Suppose you are a high school senior with a lot of foresight and a bottom line outlook. Naturally, you would want to pick a college based on how much its degree will be worth in future earnings. Conveniently, there is a website called PayScale "a market leader in global online compensation data" that recently published a list of median salaries by college. They list both what graduates got right out of school and "mid-career median salary."
The methodology of the survey leaves a lot to be desired. Firstly, it is not a random sample, but based on the data entered by college graduates who signed up with PayScale. That happens to be rather a lot of people, but it is still hard to avoid the assumption that the data is skewed in some way.
Secondly, and maybe more importantly, holders of graduate degrees were excluded. As quoted in the New York Times’ Economix blog, Al Lee, PayScale’s director of quantitative analysis attempted to justify this.
“You’re thinking of buying a college. If that’s all you buy — an undergraduate degree –without having to spend more money and time and effort to get another degree,” Mr. Lee said, “you want to know what the return on that investment is.”
Except that a good reason to choose one school over another might be that it will help you get into a better graduate school so you could make more money later in life.
Quibbles with methodology aside, the results of the survey are approximately what you would expect. Five of the top ten by mid-career median salary are from the Ivy League sports conference. (Seven of the eight Ivies are in the top 30. Poor Columbia shows up at #52.) With few exceptions, the non-Ivies at the top are the usual suspects as well: MIT, Stanford, etc.
Okay, so obviously the prestigious schools make people richer later in life, presumably because they teach valuable things.
Not so fast. All this confirms is the fairly obvious conclusion that there is a correlation between salary later in life and attending a highly ranked college. Correlation is not causality.
Let me throw out a radical alternate hypothesis. There is no difference in the economic worth of curricula from one college to the next. High salaries in mid-career tend to be given to motivated and talented people. Those people were motivated and talented as high school seniors and the most able of them had a habit of attending the most competitive colleges. Later in life, if having a prestigious college on their resume helps them, it is only because it labels them as motivated and talented, not because potential employers think they learned anything there.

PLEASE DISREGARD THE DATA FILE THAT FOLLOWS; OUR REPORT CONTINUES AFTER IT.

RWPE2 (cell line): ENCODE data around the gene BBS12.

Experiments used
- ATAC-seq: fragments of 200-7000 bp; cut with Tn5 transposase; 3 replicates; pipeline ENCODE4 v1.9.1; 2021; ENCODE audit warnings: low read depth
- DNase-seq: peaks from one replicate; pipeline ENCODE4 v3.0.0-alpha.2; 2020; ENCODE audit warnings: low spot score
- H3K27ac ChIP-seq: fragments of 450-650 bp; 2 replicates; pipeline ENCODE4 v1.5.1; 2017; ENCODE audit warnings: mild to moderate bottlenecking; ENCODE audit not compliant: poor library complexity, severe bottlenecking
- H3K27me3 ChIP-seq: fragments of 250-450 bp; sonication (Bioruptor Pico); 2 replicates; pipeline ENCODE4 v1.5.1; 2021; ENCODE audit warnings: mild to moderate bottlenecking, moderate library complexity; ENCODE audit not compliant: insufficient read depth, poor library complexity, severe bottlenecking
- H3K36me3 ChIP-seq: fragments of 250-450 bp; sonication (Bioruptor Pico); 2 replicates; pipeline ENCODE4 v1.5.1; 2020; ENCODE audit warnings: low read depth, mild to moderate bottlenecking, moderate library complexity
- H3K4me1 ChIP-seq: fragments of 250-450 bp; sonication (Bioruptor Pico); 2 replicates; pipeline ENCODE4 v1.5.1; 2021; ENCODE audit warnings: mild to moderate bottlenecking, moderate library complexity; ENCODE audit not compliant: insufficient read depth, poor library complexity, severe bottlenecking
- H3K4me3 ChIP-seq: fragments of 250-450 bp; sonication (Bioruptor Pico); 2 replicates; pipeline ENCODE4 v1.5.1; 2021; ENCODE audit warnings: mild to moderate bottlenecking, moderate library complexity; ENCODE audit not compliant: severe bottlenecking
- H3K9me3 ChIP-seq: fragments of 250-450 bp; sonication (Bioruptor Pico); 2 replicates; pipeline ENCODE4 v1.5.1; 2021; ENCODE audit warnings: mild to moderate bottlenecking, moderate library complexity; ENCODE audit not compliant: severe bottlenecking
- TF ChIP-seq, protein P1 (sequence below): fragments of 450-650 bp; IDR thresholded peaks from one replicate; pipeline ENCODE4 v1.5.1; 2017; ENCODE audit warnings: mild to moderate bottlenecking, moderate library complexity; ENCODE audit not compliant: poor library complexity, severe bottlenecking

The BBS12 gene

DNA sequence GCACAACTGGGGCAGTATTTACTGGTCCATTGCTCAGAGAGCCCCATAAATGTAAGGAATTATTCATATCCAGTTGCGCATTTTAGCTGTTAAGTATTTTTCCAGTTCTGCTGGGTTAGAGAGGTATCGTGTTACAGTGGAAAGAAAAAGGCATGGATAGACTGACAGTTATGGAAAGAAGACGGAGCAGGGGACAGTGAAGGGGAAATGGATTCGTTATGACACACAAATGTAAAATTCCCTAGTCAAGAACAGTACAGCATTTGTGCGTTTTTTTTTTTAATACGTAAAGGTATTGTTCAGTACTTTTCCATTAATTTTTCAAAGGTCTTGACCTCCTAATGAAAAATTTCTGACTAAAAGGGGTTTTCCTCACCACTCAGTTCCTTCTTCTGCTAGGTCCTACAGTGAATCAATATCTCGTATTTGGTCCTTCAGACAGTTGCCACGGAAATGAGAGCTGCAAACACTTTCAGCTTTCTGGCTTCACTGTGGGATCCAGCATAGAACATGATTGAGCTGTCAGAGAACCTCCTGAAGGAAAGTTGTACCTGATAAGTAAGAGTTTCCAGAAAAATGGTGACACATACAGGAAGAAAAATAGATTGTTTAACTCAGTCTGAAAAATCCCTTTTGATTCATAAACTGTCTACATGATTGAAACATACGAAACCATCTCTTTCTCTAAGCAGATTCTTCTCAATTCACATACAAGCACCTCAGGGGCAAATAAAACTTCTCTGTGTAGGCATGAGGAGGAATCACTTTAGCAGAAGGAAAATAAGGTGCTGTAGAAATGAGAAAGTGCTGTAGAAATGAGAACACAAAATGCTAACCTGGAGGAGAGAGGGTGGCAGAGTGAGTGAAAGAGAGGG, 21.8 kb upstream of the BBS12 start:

As upsetting as this view may be to some, particularly those few who take instruction at top undergraduate programs seriously, there’s not much evidence to the contrary.
And there is evidence in favor. Consider that roughly the same top schools have been the top schools for about as long as people have thought to compare them. Surely, if what the students learned was important then changes and innovation in instruction would have caused a meaningfully different rank order over the past hundred years. And how can it be that top liberal arts schools can refuse to teach such economically valuable subjects as accounting, IT, and medicine, as a matter of principle, and still stay at the top of the salary list?
So in terms of money, does it matter which college you go to? I think it does, but not by nearly as much as is widely believed and not for the reasons usually assumed.
One of the observations to be made from the median salary data is how small the difference between the top schools and not-so-top schools actually is in dollars. The mid-career salary difference between school #1 and #50 is $129K vs. $101K. That’s a real difference, but it is hardly life changing. And those are medians. A given high school senior might expect to do worse than the #1 median if he went there and better than the #50 median if he went to the less prestigious school. In fact, it is entirely possible that choosing between #1 and #50 will have no long-term economic impact at all.
I will not go so far as to say that it does not matter at all if you go to Dartmouth, which was #1, or Black Hills State University, which came in last at #597. But nobody makes that choice. Within a set of colleges that a particular high school senior is likely to consider, however, it’s not clear that future earning power should even be a factor.